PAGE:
Tubular scaffolds were constructed from sheets of nonwoven PGA felt (Concordia Fibers, Coventry, R.I., USA) sealed with 50:50 copolymer sealant solution composed of
-caprolactone and L
-lactide [P(CL/LA)] (Absorbable Polymers International, Birmingham, Ala., USA) as previously described [Nelson et al., 2008
; Roh et al., 2008
]. The internal diameter of each scaffold was 0.9 mm, and the length of each scaffold was approximately 3.0 mm.
Bone marrow was harvested from gender-matched syngeneic C57BL/6 mice. BMC were isolated from bone marrow by performing density gradient centrifugation using Histopaque-1083 (Sigma). One million BMC were statically seeded onto each scaffold and incubated in RPMI-1640 culture media overnight at 37°C and 5% CO2.
Thirty-six female C57BL/6 mice at approximately 8 weeks of age were obtained from The Jackson Laboratory (Bar Harbor, Me., USA) for this study. All experimental procedures were approved by the Yale University Institutional Animal Care and Use Committee. Seeded TEVGs were implanted as inferior vena cava (IVC) interposition grafts using microsurgical techniques as previously described [Roh et al., 2008
]. Tissue-engineered neovessels were harvested 7 days (n = 12), 14 days (n = 12), and 28 days (n = 12) after surgery. Fresh specimens were used for molecular, enzymatic, and biochemical analysis (9 animals per time point). Pressure-fixed specimens were used for morphological studies (3 animals per time point).
Ultrasound Measurement of TEVG
A high-frequency ultrasound biomicroscopy system (Vevo 770; Visualsonics, Toronto, Ont., Canada) equipped with an RMV-704 transducer was used to measure the neovessel internal diameter for all mice at postoperative days 7, 14, and 28.
Explanted TEVG samples were pressure fixed in 10% formalin and embedded in paraffin. Five-micrometer sections were stained using standard techniques for Masson's trichrome, Elastica van Gieson, and Alcian blue stains. Masson's trichrome staining was used to demonstrate collagen fibers in green and cellular infiltrate in bright red. Picrosirius red staining was used to show the difference in distribution between large and thin collagen fibers.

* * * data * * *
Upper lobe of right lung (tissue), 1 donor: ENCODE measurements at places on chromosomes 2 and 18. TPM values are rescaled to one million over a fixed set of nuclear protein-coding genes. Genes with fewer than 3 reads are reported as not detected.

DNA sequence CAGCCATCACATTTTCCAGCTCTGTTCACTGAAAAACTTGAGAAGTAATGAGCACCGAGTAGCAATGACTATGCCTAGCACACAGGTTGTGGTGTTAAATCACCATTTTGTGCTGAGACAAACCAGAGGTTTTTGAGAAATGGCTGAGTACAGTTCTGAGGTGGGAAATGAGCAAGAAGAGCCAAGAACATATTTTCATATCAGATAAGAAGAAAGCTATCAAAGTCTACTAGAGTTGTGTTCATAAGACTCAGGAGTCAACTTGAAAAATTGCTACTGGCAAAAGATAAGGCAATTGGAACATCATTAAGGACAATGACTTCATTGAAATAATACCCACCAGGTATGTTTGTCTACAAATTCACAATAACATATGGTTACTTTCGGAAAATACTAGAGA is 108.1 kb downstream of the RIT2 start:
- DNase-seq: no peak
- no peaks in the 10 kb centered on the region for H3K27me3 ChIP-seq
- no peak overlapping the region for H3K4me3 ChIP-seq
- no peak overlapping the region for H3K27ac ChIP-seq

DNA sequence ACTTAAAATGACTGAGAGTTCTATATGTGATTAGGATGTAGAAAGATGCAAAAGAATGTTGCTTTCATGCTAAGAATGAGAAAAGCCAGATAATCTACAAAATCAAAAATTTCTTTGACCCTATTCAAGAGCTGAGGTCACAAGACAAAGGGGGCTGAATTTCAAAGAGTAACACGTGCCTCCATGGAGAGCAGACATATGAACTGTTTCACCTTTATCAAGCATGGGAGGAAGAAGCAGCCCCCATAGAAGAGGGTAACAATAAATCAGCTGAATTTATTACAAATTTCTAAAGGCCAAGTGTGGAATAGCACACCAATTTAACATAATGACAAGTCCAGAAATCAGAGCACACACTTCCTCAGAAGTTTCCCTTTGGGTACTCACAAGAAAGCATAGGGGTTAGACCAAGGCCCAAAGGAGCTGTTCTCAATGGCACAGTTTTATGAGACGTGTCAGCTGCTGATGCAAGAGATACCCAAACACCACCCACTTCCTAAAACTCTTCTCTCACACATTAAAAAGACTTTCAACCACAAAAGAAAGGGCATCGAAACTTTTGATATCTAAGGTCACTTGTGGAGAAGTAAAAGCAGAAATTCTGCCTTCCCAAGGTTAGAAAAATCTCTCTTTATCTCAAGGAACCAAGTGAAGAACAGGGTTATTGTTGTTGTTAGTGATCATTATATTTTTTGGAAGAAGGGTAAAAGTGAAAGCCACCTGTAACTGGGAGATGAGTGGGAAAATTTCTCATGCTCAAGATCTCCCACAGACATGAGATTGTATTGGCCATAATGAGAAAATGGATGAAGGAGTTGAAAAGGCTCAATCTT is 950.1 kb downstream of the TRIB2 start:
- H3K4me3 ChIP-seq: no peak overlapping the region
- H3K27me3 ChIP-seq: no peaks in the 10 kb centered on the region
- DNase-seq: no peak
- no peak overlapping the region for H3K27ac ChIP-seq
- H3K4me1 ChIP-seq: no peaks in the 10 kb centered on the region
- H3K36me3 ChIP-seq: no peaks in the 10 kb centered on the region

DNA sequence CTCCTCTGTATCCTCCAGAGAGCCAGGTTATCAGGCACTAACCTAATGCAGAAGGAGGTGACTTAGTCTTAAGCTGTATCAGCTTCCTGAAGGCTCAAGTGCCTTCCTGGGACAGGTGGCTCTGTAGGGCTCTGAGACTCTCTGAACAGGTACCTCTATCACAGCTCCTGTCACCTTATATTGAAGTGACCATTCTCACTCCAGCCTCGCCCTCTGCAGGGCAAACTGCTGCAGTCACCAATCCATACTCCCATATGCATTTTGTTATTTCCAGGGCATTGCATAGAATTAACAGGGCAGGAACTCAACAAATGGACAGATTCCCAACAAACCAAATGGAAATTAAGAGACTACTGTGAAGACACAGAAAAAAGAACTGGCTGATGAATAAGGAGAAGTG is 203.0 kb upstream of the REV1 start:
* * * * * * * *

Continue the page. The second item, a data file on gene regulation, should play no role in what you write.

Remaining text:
Tissue sections were deparaffinized, rehydrated, and blocked for endogenous peroxidase activity and then for nonspecific staining. Primary antibodies used included: collagen I, III [Madri et al., 1980
], and IV (Santa Cruz); Fibrillin-1 (Abcam); matrix metalloproteinase (MMP)-2 (Millipore); MMP-9 (R&D Systems); α-smooth muscle actin (Dako), and CD31 (Abcam). For immunohistochemistry (IHC), antibody binding was detected using biotinylated secondary antibodies, followed by binding of streptavidin- HRP. Color development was performed by chromogenic reaction with 3,3-diaminobenzidine (Vector). Nuclei were counterstained with hematoxylin. For immunofluorescence detection, goat-anti-rabbit IgG-Alexa Fluor 568 (Invitrogen) or a goat-anti-mouse IgG-Alexa Fluor 488 (Invitrogen) was used with subsequent 4′,6-diamidino-2-phenylindole (DAPI) nuclear counterstaining.
Scaffold Degradation in vivo
In order to determine the in vivo degradation rate of scaffold polymer, the histologic samples were observed under a polarized microscope in which remaining scaffold components were clearly demarcated by their birefringence.
The entire length of each fresh specimen TEVG (3 animals for each time point) was homogenized and lyophilized for quantitative biochemical analysis.
The collagen content was determined by measuring the hydroxyproline content. Dry weights of lyophilized samples (n = 3 for each time point) were measured and transferred to 1.8-ml cryo tubes containing 100 μl of 2 N
NaOH. In separate tubes, 0 (blank), 5, 10, 15, and 20 μg of hydroxyproline standard (Sigma) dissolved in 100 μl 2 N
NaOH were prepared to establish a standard curve for each experiment. Samples were hydrolyzed at 120°C for 30 min and then oxidized by adding 450 μl of chloramine-T reagent and incubating at room temperature for 25 min. After oxidation, a chromophore was developed by adding 500 μl Ehrlich's reagent to each sample and incubating at 65°C for 20 min. The absorbance of each standard and the samples was measured at 550 nm by spectrometry. The collagen content was calculated by multiplying the hydroxyproline content by 7.0 as previously described [Samuel, 2009
]. Collagen production for each sample was determined by dividing the total collagen content by the total weight of each sample.